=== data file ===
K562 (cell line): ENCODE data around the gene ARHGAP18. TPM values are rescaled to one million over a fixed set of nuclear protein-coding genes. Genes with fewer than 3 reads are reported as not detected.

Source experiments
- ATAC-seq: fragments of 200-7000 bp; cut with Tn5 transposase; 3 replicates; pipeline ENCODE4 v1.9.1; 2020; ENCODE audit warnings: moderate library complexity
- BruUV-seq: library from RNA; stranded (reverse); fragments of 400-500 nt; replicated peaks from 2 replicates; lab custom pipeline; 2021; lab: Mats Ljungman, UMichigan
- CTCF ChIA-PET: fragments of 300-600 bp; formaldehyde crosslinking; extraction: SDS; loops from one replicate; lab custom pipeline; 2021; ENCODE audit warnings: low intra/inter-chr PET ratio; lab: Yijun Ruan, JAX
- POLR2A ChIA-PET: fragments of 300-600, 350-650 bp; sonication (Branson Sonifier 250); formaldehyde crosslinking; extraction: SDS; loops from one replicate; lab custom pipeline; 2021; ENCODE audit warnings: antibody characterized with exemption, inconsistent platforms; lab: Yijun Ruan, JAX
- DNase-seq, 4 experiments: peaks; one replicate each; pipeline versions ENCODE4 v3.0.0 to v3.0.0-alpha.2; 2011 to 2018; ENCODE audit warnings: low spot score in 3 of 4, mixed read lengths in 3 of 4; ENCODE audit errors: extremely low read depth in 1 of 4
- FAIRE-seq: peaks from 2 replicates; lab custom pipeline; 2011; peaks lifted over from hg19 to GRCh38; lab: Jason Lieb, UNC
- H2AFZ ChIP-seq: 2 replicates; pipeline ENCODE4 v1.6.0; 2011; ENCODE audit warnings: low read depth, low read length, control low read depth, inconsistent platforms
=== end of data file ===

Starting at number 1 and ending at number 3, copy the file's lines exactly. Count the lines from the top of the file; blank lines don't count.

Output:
K562 (cell line): ENCODE data around the gene ARHGAP18. TPM values are rescaled to one million over a fixed set of nuclear protein-coding genes. Genes with fewer than 3 reads are reported as not detected.

Source experiments
- ATAC-seq: fragments of 200-7000 bp; cut with Tn5 transposase; 3 replicates; pipeline ENCODE4 v1.9.1; 2020; ENCODE audit warnings: moderate library complexity